I’ve been in Boston, attending the opera premiere of a friend and museum-hopping. The timing was good, because I was able to visit the newly reopened Isabella Stewart Gardner Museum as well as the newish ‘Americas’ wing at the Museum of Fine Arts.
The American galleries at the MFA gave me a lot to ponder and even more to admire. I’d been wanting to see them ever since reading this review by Holland Cotter. The galleries themselves are sumptuous: beautifully colored, . . .
. . . some even brocaded.
They showcase one of the world’s strongest collections of American art–some four stories of it–, which has been beautifully arranged and curated.
Wandering the galleries is like skimming the entire span of our history, from Puritans to Pollock, and back centuries more. The extent and variety of the MFA’s holdings and the space now devoted to them avoids the conflation of eras so common to American exhibits in many museums. One has the sense of proceeding through distinct periods of time, each with its own styles and cultural preoccupations. The displays thoughtfully integrate a wide variety of objects–including architectural elements (such as house timbers), furnishings (such as Puritan dressers), and even ships’ models–which help to convey the openness and cosmopolitanism that have been part of the American aesthetic from an early time.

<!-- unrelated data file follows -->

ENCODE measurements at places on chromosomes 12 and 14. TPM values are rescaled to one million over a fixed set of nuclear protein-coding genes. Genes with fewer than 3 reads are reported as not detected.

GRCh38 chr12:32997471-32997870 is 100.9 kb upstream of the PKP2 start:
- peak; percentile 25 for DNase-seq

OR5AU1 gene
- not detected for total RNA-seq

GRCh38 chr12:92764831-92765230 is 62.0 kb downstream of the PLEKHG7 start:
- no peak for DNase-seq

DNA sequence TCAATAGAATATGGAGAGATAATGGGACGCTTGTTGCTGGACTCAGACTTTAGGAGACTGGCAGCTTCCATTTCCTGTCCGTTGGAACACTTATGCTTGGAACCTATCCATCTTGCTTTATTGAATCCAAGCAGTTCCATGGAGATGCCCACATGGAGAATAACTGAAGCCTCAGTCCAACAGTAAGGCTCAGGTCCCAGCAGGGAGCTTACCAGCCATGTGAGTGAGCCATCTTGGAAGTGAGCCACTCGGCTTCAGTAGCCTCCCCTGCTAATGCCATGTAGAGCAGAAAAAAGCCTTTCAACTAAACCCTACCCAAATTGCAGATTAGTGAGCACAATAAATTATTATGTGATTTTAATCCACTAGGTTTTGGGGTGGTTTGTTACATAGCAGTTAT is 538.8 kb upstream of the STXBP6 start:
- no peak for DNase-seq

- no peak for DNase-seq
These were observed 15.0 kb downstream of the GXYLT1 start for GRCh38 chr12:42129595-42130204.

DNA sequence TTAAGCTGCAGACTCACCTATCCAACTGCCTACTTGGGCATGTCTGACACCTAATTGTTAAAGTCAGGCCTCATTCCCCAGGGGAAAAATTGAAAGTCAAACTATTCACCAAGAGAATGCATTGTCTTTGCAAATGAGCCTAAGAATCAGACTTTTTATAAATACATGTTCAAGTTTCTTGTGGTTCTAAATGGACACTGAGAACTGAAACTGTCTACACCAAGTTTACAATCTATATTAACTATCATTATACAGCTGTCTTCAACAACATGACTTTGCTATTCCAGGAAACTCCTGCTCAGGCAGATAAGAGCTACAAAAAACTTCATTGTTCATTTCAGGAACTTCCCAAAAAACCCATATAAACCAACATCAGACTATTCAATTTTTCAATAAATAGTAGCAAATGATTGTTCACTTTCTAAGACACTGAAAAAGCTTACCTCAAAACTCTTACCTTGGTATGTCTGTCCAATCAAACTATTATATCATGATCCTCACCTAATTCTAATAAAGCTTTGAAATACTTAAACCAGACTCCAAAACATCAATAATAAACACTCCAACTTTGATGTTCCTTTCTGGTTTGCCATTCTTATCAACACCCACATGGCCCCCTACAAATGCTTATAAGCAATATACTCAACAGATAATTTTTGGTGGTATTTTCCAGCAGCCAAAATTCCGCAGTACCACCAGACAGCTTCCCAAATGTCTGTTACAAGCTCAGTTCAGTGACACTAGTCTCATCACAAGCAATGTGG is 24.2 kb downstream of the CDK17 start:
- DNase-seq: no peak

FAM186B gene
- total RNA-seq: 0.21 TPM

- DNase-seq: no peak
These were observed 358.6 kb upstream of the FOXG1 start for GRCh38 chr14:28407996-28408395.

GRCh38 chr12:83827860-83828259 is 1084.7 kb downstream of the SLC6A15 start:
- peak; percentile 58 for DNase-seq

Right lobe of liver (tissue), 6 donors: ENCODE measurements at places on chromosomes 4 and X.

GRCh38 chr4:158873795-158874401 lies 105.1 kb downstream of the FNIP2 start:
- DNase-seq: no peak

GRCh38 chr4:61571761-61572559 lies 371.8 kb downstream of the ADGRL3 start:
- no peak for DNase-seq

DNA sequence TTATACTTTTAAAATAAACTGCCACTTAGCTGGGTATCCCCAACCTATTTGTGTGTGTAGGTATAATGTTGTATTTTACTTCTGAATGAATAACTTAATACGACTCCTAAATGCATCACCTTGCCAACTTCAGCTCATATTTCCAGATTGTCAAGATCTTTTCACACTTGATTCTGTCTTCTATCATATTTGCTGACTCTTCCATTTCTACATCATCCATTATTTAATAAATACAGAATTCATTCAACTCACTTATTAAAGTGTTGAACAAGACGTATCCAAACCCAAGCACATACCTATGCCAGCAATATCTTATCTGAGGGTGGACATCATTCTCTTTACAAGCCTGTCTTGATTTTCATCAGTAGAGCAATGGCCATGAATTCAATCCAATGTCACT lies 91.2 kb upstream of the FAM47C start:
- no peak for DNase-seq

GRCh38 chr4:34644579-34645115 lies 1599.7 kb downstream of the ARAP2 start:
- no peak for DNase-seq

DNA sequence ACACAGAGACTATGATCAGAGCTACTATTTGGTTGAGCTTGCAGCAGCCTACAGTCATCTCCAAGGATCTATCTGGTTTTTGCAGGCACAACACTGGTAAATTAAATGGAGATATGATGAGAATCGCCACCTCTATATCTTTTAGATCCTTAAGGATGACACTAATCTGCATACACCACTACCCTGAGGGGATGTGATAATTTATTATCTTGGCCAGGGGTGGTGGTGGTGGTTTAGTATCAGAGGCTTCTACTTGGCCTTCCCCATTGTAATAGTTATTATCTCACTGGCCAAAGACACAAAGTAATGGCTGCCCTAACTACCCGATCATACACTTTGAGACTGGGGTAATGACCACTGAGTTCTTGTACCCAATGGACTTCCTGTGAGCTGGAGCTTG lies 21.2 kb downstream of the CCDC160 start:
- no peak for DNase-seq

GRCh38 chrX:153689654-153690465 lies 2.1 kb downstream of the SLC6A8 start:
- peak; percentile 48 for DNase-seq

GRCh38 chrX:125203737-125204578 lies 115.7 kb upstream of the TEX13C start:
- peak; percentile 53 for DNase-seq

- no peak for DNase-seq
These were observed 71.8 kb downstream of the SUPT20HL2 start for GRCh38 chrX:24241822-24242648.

Much has been made of the way the Americas wing incorporates into its narrative artifacts from indigenous Latin and North American peoples. Yet what surprised me was how quickly, in a chronological viewing of the galleries, the impression of cultural diversity slips away. Once beyond the Revolutionary-era galleries, with their obligatory nod to rebellion, any hint of conflict or painful heterogeneity evaporates. The story remaining is the triumphal cultural progress of upper-class New England, a class eagerly absorbing, modifying, and mirroring the cultural practices of continental Europe, England, and Asia. Except for a few rooms of folk art, the lives of other Americans–whether black, red, or working-class white–are pretty much missing.
Museums have what their benefactors give them, so in that sense we can’t fault the Boston museum. But I wondered whether its holdings were really so lacking in any material depicting the lives of ordinary people. Many museums use smaller works on paper to round out grand canvases that skew social reality. Boston, in the nineteenth century particularly, was a center of social reform, political radicalism, and industrial innovation, where experience was reflected not just in sculpture and painting but in such new media as lithography and photography. Including more such works would have better represented the output of American artists and the totality of subjects that drew their concern. Doing so could only enhance the appeal of the Americas wing.